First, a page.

A few of Bevagna’s treasures face the Piazza Filippo Silvestri; certainly, the two churches – the Church of San Silvestro and San Michele Arcangelo – among Umbria’s finest Romanesque ones.
They face each other on the piazza and both were the work of building team, Maestri Rodolfo and Binello and constructed at the end of the 12th-century.
The builders of San Michele Arcangelo are lauded in an inscription to the left of the door – on view for all entering. Above the inscription, Arcangelo Michele holding an open book thrusts a lance down the throat of a demon, (the devil):
The inscription chiseled below reads: “Rodolfo and Binello made these works; Christ always bless them; St. Michael keep them.”
On the other side of the door, a stern-faced San Michele Arcangelo, wings outspread, clutches an unfurling parchment:
The parchment inscription counsels, “Help the poor and give joy to the saints; as the Lord commands, carry the book .(?)”
Three inlaid arches in the white and pink limestone of nearby Mt. Subasio curve over the wooden 17th-c doorway, the outer arch enhanced with Cosmatesque mosaic work:.
A variety of incised stone travertine blocks of recupero (literally, “recuperated’ – meaning recycled from pre-existing structures) frame the doorway, probably architraves from pre-existing Roman temples which were certainly in the piazza area prior to the churches; in fact, a Roman column crowned with a Corinthian capital stands nearby:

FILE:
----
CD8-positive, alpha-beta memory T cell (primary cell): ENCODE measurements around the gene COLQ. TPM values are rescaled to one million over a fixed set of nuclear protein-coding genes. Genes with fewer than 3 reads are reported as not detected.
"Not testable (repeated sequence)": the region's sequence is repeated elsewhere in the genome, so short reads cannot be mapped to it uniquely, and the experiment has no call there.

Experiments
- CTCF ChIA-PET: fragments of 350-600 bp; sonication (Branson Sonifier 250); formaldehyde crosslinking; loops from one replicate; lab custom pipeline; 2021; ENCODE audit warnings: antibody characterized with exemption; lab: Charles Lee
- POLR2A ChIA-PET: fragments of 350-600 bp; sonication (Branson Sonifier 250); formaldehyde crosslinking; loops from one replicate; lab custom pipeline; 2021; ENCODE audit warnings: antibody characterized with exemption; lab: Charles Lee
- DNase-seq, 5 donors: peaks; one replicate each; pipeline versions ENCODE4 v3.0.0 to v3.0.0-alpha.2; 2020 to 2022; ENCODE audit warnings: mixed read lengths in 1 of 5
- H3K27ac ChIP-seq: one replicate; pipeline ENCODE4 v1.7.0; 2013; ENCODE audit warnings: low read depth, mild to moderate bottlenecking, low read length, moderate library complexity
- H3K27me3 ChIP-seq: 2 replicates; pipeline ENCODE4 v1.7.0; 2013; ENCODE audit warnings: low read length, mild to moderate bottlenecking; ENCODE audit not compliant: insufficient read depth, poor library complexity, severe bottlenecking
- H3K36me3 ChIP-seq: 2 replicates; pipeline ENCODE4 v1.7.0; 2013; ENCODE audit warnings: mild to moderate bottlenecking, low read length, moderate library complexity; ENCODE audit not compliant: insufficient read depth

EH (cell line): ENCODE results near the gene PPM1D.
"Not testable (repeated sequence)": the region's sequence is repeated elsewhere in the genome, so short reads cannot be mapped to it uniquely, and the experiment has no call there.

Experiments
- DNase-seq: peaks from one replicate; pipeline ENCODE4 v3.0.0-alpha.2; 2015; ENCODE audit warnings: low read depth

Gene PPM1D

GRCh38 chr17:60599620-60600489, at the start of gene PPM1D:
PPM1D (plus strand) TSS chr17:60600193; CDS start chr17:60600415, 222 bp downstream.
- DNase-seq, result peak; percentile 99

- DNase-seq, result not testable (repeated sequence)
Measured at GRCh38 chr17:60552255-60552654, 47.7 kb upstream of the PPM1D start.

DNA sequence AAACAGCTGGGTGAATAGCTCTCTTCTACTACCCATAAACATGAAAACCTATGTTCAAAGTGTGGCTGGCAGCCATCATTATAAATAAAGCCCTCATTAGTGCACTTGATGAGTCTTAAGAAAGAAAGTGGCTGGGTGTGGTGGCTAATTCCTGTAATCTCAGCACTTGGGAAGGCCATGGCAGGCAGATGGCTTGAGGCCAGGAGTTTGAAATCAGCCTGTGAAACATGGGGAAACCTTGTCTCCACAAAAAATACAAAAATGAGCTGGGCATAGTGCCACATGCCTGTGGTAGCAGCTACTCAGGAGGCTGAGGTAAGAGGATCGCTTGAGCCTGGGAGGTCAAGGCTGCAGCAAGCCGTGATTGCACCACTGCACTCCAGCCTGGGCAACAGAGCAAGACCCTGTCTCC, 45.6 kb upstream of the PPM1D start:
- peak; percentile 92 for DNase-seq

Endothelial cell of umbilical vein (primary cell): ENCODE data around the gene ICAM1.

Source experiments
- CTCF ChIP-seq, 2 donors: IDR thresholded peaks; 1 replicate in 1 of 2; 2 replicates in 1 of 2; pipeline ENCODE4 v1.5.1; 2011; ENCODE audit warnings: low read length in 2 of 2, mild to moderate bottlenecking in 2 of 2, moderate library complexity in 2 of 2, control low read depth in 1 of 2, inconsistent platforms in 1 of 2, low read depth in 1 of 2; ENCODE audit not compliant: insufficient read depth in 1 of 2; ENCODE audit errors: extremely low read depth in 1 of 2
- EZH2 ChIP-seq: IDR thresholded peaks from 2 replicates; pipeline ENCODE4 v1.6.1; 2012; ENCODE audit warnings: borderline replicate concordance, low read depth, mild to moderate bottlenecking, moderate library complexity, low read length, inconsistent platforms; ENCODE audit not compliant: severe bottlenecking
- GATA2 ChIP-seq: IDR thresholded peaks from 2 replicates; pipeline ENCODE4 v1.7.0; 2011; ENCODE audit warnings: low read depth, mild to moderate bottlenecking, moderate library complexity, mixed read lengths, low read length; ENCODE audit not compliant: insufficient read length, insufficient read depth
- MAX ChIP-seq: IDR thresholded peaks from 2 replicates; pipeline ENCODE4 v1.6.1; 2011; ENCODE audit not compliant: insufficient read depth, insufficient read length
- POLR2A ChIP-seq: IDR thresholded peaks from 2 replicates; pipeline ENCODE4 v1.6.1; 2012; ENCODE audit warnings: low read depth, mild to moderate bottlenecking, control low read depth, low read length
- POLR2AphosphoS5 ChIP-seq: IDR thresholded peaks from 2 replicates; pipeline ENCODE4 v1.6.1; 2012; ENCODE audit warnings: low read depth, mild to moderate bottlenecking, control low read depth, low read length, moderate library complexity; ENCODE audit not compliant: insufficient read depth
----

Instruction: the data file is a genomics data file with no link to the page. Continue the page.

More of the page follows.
Like San Silvestro across the piazza, the interior of this church was built on a basilica plan (wide hall plan), with a raised presbytery over the crypt, the altar backed by a semicircular apse. Arcades of columns – with capitals scraped down for stuccoing during the 17th-century Baroque transformation (later eliminated) – separate the long nave from the aisles.
Why the Baroque transformation? This church dedicated to San Michele Arcangelo was Bevagna’s first cathedral but “demoted” to simply a parish church by Frederick II in 1248.
In 1621, Pope Paul V elevated San Michele to the status of collegiata – that is, a church with a group of canons presiding – and restoration followed with a re-consecration of the church in 1666 with Spoleto’s bishop presiding.
The belltower of the 12th-century was modified, its height increased with probable use of the materials first used for the belltower.
The medieval rose window – smaller and in lower position on the facade- was replaced with a larger one.
And here’s how famed local artist Luigi Frappi, imagined the missing original rose window:
Further restoration was undertaken in the mid-18th century and then again in 1834 (after the earthquake of 1832 – which also resulted in the “birth” of the Teatro Torti across the piazza).
During restoration from 1951-1957, the wooden roof was added and the Baroque decoration of the church was removed – also in the crypt, thus restoring it to glorious vaulted medieval simplicity:
After taking a last look at this Romanesque Bevagna gem, I’d often head just to the left of the Church of San Michele Arcangelo – to another Bevagna treasure.